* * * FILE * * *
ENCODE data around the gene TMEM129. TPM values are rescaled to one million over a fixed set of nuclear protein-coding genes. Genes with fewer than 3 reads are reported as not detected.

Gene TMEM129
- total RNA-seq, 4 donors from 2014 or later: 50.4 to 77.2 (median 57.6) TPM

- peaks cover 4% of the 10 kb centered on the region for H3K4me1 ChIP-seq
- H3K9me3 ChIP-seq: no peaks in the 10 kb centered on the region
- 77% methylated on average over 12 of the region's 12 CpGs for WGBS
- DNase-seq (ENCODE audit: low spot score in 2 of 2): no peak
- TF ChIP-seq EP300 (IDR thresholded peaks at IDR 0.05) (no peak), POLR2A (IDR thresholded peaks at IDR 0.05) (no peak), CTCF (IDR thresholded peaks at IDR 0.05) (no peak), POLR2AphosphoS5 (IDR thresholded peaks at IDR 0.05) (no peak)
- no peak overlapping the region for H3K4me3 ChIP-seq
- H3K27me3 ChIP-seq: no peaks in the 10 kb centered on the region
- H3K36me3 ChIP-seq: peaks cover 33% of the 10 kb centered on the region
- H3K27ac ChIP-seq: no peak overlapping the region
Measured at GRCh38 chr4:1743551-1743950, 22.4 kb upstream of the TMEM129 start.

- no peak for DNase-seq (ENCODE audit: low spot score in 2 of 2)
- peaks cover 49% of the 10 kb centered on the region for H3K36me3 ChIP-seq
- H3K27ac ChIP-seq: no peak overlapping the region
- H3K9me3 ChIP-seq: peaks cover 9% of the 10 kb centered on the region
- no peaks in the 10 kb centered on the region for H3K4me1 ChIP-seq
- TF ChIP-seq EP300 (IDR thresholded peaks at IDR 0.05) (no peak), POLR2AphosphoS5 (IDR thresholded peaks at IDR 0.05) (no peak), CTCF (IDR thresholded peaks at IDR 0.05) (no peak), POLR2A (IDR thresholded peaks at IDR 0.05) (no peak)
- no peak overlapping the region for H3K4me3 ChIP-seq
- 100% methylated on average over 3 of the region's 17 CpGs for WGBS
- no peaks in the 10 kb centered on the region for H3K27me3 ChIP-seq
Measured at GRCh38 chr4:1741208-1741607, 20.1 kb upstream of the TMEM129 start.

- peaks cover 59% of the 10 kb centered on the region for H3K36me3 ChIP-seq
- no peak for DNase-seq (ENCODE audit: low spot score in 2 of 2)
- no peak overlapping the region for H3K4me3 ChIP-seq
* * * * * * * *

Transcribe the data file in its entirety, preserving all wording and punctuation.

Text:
ENCODE data around the gene TMEM129. TPM values are rescaled to one million over a fixed set of nuclear protein-coding genes. Genes with fewer than 3 reads are reported as not detected.

Gene TMEM129
- total RNA-seq, 4 donors from 2014 or later: 50.4 to 77.2 (median 57.6) TPM

- peaks cover 4% of the 10 kb centered on the region for H3K4me1 ChIP-seq
- H3K9me3 ChIP-seq: no peaks in the 10 kb centered on the region
- 77% methylated on average over 12 of the region's 12 CpGs for WGBS
- DNase-seq (ENCODE audit: low spot score in 2 of 2): no peak
- TF ChIP-seq EP300 (IDR thresholded peaks at IDR 0.05) (no peak), POLR2A (IDR thresholded peaks at IDR 0.05) (no peak), CTCF (IDR thresholded peaks at IDR 0.05) (no peak), POLR2AphosphoS5 (IDR thresholded peaks at IDR 0.05) (no peak)
- no peak overlapping the region for H3K4me3 ChIP-seq
- H3K27me3 ChIP-seq: no peaks in the 10 kb centered on the region
- H3K36me3 ChIP-seq: peaks cover 33% of the 10 kb centered on the region
- H3K27ac ChIP-seq: no peak overlapping the region
Measured at GRCh38 chr4:1743551-1743950, 22.4 kb upstream of the TMEM129 start.

- no peak for DNase-seq (ENCODE audit: low spot score in 2 of 2)
- peaks cover 49% of the 10 kb centered on the region for H3K36me3 ChIP-seq
- H3K27ac ChIP-seq: no peak overlapping the region
- H3K9me3 ChIP-seq: peaks cover 9% of the 10 kb centered on the region
- no peaks in the 10 kb centered on the region for H3K4me1 ChIP-seq
- TF ChIP-seq EP300 (IDR thresholded peaks at IDR 0.05) (no peak), POLR2AphosphoS5 (IDR thresholded peaks at IDR 0.05) (no peak), CTCF (IDR thresholded peaks at IDR 0.05) (no peak), POLR2A (IDR thresholded peaks at IDR 0.05) (no peak)
- no peak overlapping the region for H3K4me3 ChIP-seq
- 100% methylated on average over 3 of the region's 17 CpGs for WGBS
- no peaks in the 10 kb centered on the region for H3K27me3 ChIP-seq
Measured at GRCh38 chr4:1741208-1741607, 20.1 kb upstream of the TMEM129 start.

- peaks cover 59% of the 10 kb centered on the region for H3K36me3 ChIP-seq
- no peak for DNase-seq (ENCODE audit: low spot score in 2 of 2)
- no peak overlapping the region for H3K4me3 ChIP-seq